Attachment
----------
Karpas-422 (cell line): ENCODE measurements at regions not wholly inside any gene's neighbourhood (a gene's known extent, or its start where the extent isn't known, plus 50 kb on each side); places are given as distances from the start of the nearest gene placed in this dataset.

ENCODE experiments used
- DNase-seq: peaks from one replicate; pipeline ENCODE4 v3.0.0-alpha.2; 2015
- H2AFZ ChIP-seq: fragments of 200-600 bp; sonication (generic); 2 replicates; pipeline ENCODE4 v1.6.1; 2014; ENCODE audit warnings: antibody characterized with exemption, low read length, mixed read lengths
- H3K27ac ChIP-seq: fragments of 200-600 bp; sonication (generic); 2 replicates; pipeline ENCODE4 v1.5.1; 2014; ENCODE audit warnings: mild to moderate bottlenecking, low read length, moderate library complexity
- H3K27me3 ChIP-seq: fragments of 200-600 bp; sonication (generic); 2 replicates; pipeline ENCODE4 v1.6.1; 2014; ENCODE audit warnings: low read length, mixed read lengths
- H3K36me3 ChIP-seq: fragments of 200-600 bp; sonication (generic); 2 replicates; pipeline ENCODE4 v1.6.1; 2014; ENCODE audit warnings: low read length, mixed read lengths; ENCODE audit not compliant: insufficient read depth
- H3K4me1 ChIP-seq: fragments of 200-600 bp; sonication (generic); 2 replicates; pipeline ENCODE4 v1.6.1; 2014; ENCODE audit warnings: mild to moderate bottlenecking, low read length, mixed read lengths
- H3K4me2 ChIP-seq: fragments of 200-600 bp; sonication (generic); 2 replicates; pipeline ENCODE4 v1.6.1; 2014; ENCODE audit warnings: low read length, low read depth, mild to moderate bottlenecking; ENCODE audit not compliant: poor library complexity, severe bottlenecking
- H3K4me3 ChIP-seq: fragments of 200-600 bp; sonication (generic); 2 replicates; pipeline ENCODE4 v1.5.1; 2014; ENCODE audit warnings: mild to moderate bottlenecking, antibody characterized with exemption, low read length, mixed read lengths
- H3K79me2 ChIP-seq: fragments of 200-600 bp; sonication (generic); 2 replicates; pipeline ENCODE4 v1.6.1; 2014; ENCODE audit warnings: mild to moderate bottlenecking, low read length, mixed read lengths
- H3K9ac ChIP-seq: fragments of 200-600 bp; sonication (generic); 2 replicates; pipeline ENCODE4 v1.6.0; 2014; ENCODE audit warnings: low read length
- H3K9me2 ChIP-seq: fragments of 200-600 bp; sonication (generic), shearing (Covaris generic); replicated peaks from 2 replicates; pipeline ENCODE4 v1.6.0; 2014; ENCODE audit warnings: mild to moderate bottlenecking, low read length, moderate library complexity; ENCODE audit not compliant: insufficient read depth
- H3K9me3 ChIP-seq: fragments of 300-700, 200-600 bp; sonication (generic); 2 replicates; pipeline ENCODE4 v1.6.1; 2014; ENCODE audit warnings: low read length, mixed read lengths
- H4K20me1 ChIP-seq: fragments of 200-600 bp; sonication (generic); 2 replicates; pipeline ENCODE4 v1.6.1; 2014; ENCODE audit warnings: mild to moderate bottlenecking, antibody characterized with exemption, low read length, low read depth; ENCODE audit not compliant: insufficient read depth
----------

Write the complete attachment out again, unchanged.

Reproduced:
Karpas-422 (cell line): ENCODE measurements at regions not wholly inside any gene's neighbourhood (a gene's known extent, or its start where the extent isn't known, plus 50 kb on each side); places are given as distances from the start of the nearest gene placed in this dataset.

ENCODE experiments used
- DNase-seq: peaks from one replicate; pipeline ENCODE4 v3.0.0-alpha.2; 2015
- H2AFZ ChIP-seq: fragments of 200-600 bp; sonication (generic); 2 replicates; pipeline ENCODE4 v1.6.1; 2014; ENCODE audit warnings: antibody characterized with exemption, low read length, mixed read lengths
- H3K27ac ChIP-seq: fragments of 200-600 bp; sonication (generic); 2 replicates; pipeline ENCODE4 v1.5.1; 2014; ENCODE audit warnings: mild to moderate bottlenecking, low read length, moderate library complexity
- H3K27me3 ChIP-seq: fragments of 200-600 bp; sonication (generic); 2 replicates; pipeline ENCODE4 v1.6.1; 2014; ENCODE audit warnings: low read length, mixed read lengths
- H3K36me3 ChIP-seq: fragments of 200-600 bp; sonication (generic); 2 replicates; pipeline ENCODE4 v1.6.1; 2014; ENCODE audit warnings: low read length, mixed read lengths; ENCODE audit not compliant: insufficient read depth
- H3K4me1 ChIP-seq: fragments of 200-600 bp; sonication (generic); 2 replicates; pipeline ENCODE4 v1.6.1; 2014; ENCODE audit warnings: mild to moderate bottlenecking, low read length, mixed read lengths
- H3K4me2 ChIP-seq: fragments of 200-600 bp; sonication (generic); 2 replicates; pipeline ENCODE4 v1.6.1; 2014; ENCODE audit warnings: low read length, low read depth, mild to moderate bottlenecking; ENCODE audit not compliant: poor library complexity, severe bottlenecking
- H3K4me3 ChIP-seq: fragments of 200-600 bp; sonication (generic); 2 replicates; pipeline ENCODE4 v1.5.1; 2014; ENCODE audit warnings: mild to moderate bottlenecking, antibody characterized with exemption, low read length, mixed read lengths
- H3K79me2 ChIP-seq: fragments of 200-600 bp; sonication (generic); 2 replicates; pipeline ENCODE4 v1.6.1; 2014; ENCODE audit warnings: mild to moderate bottlenecking, low read length, mixed read lengths
- H3K9ac ChIP-seq: fragments of 200-600 bp; sonication (generic); 2 replicates; pipeline ENCODE4 v1.6.0; 2014; ENCODE audit warnings: low read length
- H3K9me2 ChIP-seq: fragments of 200-600 bp; sonication (generic), shearing (Covaris generic); replicated peaks from 2 replicates; pipeline ENCODE4 v1.6.0; 2014; ENCODE audit warnings: mild to moderate bottlenecking, low read length, moderate library complexity; ENCODE audit not compliant: insufficient read depth
- H3K9me3 ChIP-seq: fragments of 300-700, 200-600 bp; sonication (generic); 2 replicates; pipeline ENCODE4 v1.6.1; 2014; ENCODE audit warnings: low read length, mixed read lengths
- H4K20me1 ChIP-seq: fragments of 200-600 bp; sonication (generic); 2 replicates; pipeline ENCODE4 v1.6.1; 2014; ENCODE audit warnings: mild to moderate bottlenecking, antibody characterized with exemption, low read length, low read depth; ENCODE audit not compliant: insufficient read depth